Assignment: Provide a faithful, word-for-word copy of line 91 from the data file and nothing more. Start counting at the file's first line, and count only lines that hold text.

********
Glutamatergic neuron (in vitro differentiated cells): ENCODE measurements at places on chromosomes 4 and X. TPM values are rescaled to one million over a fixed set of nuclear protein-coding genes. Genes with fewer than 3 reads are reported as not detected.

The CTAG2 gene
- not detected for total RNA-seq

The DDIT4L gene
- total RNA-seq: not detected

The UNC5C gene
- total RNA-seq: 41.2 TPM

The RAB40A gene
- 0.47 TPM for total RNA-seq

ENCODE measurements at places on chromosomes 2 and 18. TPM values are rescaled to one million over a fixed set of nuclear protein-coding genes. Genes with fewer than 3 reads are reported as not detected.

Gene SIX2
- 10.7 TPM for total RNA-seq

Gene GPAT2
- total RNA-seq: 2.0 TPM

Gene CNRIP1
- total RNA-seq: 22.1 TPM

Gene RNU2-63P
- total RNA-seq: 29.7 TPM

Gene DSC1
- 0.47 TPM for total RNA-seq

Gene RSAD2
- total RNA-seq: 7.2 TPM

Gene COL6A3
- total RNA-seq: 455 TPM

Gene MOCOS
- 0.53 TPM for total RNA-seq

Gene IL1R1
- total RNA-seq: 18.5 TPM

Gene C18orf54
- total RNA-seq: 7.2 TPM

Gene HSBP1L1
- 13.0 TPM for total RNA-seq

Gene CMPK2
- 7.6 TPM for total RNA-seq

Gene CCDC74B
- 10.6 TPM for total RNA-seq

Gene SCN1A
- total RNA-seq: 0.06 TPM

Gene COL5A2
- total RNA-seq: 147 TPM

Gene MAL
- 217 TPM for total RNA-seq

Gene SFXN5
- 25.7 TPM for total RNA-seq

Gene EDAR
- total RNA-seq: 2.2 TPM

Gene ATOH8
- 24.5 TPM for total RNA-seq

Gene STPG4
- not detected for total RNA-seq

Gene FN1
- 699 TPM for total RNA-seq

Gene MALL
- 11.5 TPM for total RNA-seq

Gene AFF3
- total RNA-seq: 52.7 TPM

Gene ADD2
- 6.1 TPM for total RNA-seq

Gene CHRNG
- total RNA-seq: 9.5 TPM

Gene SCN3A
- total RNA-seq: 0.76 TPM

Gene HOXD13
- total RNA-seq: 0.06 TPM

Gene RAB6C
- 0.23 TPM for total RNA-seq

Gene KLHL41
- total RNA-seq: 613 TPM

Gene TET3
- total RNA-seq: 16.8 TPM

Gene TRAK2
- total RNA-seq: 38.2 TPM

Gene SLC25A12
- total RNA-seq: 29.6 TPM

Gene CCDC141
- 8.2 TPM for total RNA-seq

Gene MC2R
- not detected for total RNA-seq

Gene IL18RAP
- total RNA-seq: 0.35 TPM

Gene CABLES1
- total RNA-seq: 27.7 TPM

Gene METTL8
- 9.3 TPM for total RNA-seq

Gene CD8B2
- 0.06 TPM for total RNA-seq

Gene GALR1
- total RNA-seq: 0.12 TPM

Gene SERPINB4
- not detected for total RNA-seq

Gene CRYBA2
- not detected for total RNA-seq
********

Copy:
Gene CRYBA2